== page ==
Even if you think, as I do, that the past week's great gay rights war was 90% hype — the religious exemption laws in Indiana and Arkansas, even before they got amended, were by no means the bar to future discrimination suits that many backers hoped and opponents feared — one take-away is still a bit amazing: America's big businesses have emerged as a hugely effective ally of gay rights. That is a very big deal that will reshape this crucial cultural cause, and perhaps others, for years to come. How did this happen, what does it mean and will it last? For those whose attention was elsewhere this week, here's what happened: Like 27 other states, Indiana and Arkansas have no general laws banning discrimination against gay people in private employment or so-called public accommodations, although some cities in Indiana do have local ordinances to that effect. This week, Republican legislatures in both states enacted Religious Freedom Restoration Act (RFRA) laws, which — among many other impacts in areas of the law unrelated to discrimination — might someday be invoked by florists, photographers or caterers reluctant on religious grounds to participate in a gay marriage celebration. A national outcry ensued, fed by cable news and social media, and late this week both Indiana Gov. Mike Pence and Arkansas Gov. Asa Hutchinson yielded to the pressure, requesting and getting legislative "fixes" making it clear that neither law would have such an effect. (Contrary to some news reports, the revised laws did not ban such discrimination, but simply made clear that should such disputes emerge under local ordinances or, perhaps, future state laws, the RFRA would not serve as a defense.) Previous gay-rights blowbacks have been led by people holding signs and chanting slogans. This one was different. In both states, the rapid turnabout was a direct result of business pressure. Yes, celebrities jumped in with opinions, cable pundits Continue Reading

These are the things you can buy with $10K instead of an 18-karat gold Apple Watch Edition

Tim Cook announced Monday that the 18-karat gold Apple Watch Edition would go on sale starting at $10,000 and it would be available in limited quantities. Depending on which band the consumer gets with the smartwatch the price could go up to $17,000. Quite frankly, any price above $10,000 is way too much money for a smartwatch, but there's no doubt that people will still want to buy the gold-covered watch. Here's a list of things that Daily News staffers would buy with $10,000 instead of a gold smartwatch: Laura Thompson @wawawomp: With $10K I could buy 5,000 $2 scratchers and have 5,000 chances at $1K a week for life (Similar to this teen). Robert Shields @rshields37: Apparently, a pony costs around $1,000 … So I’ll say 10 ponies. Arielle Landau @arilandau: I'd buy .97 carat Tiffany’s earrings … Or a trip to Bali. Rent a hut, sit on the beach, eat lychee … ahhhhh. Sean Keane @SpectacularSean: Assuming each new video game console is about $450, I could buy one from the next 22 years for $10,000, with change left over for games. Zayda Rivera @RiveraZayda: Apple stock. Ryan Beckler @RyanBeckler: A 14-day cruise of the Mississippi or Chipotle every day for three years. Meredith Engel @MeredithEngel: That's easy — I would pay off some wedding bills. Getting married is expensive!! Ethan Sacks @ethanjsacks: Next year’s season tickets to the 2015 Stanley Cup Champion New York Rangers. Plus a hot dog and beer. Victoria Taylor @vic_taylor: I would rent a villa in Tuscany for a week. Colin DeVries @colin_devries: The will to live. Nina Lin @nlinphoto: I would take a year off to go on a vacation! For that kind of money you could visit every country twice. Alejandro Alba @MrAlexAlba: I'd buy a water thrusting jet bike ... or produce a low budget film with the potential to become a huge success.  Thomas Shea Continue Reading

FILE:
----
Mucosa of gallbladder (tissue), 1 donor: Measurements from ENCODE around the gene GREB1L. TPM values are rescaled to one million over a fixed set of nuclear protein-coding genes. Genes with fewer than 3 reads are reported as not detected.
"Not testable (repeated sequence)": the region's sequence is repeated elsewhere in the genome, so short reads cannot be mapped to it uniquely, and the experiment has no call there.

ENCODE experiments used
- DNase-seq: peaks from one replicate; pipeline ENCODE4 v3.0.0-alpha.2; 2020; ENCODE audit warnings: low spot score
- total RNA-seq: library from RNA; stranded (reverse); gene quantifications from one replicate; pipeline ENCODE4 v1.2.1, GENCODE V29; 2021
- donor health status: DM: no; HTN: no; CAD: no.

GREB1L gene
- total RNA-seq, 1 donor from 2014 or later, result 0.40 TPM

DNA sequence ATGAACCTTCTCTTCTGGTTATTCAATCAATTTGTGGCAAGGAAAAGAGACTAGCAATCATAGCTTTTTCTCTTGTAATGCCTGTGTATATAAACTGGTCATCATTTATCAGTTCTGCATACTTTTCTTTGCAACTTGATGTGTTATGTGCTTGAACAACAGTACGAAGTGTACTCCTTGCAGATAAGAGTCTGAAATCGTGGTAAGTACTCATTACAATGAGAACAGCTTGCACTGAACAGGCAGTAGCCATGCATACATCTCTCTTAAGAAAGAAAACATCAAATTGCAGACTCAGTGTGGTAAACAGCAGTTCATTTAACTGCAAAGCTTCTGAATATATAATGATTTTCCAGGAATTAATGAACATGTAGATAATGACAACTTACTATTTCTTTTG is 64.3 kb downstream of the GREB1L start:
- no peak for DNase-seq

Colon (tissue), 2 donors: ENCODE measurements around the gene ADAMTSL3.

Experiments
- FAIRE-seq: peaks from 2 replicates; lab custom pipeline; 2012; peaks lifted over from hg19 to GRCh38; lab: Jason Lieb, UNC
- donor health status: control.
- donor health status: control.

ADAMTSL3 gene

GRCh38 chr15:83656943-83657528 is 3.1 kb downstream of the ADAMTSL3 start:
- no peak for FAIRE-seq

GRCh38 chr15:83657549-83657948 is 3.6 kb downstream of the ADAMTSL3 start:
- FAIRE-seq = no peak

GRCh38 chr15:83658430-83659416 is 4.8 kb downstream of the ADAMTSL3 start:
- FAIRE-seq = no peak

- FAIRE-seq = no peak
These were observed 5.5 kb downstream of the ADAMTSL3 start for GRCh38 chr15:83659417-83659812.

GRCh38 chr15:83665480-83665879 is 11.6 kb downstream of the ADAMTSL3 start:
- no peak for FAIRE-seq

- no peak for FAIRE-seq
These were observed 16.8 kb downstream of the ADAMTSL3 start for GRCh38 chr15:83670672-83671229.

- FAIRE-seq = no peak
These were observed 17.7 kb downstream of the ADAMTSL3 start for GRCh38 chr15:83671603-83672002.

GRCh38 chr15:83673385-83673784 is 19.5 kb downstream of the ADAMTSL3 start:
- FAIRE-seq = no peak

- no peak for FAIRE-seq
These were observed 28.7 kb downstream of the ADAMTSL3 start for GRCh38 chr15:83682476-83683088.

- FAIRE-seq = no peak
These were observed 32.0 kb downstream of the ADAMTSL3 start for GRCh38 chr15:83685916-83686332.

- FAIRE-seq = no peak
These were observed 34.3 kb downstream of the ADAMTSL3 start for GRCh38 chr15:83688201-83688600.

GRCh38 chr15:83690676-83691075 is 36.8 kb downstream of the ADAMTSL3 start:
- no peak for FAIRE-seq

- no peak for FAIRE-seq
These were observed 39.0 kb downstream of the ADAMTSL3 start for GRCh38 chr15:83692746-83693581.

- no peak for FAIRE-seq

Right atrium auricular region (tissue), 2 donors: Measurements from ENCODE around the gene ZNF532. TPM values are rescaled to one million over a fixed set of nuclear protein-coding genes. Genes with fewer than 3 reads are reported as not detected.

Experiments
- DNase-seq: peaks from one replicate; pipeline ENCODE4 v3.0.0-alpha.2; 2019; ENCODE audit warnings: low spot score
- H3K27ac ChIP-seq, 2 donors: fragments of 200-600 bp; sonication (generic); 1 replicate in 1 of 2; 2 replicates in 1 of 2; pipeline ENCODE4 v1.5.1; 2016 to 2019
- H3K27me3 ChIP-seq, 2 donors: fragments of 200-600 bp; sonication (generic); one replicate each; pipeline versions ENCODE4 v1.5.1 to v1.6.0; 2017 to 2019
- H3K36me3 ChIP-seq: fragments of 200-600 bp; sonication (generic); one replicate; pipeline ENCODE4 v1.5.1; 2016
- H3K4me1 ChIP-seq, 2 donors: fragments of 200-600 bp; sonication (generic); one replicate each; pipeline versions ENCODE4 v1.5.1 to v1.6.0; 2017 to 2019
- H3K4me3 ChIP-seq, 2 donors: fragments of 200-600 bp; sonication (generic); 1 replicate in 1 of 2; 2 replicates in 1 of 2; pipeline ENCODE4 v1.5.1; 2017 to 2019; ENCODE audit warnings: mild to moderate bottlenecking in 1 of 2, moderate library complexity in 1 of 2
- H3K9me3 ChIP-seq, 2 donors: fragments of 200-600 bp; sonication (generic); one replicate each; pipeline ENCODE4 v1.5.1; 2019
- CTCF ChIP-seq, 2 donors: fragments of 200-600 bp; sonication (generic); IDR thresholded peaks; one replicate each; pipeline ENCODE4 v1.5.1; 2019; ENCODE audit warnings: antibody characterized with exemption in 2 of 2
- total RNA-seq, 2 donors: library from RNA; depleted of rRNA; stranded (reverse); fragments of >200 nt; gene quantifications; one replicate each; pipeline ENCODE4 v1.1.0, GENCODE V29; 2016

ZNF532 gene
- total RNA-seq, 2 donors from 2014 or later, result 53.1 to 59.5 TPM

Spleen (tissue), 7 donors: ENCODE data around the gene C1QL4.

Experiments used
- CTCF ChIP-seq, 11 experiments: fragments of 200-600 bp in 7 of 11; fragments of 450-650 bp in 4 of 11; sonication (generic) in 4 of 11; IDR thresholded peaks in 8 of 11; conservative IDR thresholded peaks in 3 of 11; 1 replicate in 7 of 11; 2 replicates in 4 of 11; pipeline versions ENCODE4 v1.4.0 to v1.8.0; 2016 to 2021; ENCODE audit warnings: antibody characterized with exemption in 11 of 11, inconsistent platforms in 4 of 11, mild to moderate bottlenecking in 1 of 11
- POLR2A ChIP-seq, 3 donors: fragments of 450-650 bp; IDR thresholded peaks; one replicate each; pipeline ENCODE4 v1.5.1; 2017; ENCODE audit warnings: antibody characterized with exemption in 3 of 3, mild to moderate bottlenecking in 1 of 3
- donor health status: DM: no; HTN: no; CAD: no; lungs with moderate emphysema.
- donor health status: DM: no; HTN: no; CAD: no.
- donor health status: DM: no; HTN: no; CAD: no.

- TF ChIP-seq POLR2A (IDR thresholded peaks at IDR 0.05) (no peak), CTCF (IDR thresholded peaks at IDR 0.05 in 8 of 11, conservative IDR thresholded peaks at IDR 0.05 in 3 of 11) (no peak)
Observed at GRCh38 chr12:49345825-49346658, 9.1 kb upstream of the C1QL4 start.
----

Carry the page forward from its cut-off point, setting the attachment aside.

‘Game of Thrones’ to live stream Season 5 premiere in San Francisco

SAN FRANCISCO — The U.S. premiere of the fifth season of “Game of Thrones” will be held at a palatial building in San Francisco, aptly suited for the television show about a mythical kingdom. But the City by the Bay is also a leading tech hub and HBO plans to give “Game of Thrones” fans access to the red carpet event Monday by streaming it live on the show’s Facebook page. Many of the series’ stars will attend the event at the War Memorial Opera House and answer fan questions submitted via Facebook. Facebook viewers will also be treated to behind the scenes video features scenes from the new season, HBO said. Visuals from the premiere will also be shared on Instagram. Cast members scheduled to attend include Emilia Clarke, Peter Dinklage, Maisie Williams and Nikolaj Coster-Waldau. Based on the best-selling book series by George R.R. Martin, “Game of Thrones” is set in the war-torn continent of Westeros, a place where winter and summer can last for decades. The epic fantasy, which tells the story of warring kingdoms, includes stunning landscapes, lots of sex, plenty of sword fights and decapitations and fire-breathing dragons. By Friday, fans had already posted more than 300 questions for the cast on Facebook, ranging from what the actors would name their pet dragons to what characters will die next in the blood-soaked epic fantasy. Michael McElhatton, who plays Roose Bolton, promised “shocks” for fans at the world premiere last week held at the historic Tower of London castle in England, but he and the rest of the cast revealed few details about the plot’s twists and turns. Season five premieres April 12 on HBO and on HBO Now, the networks’ streaming service, which will launch that day on Apple TV. Continue Reading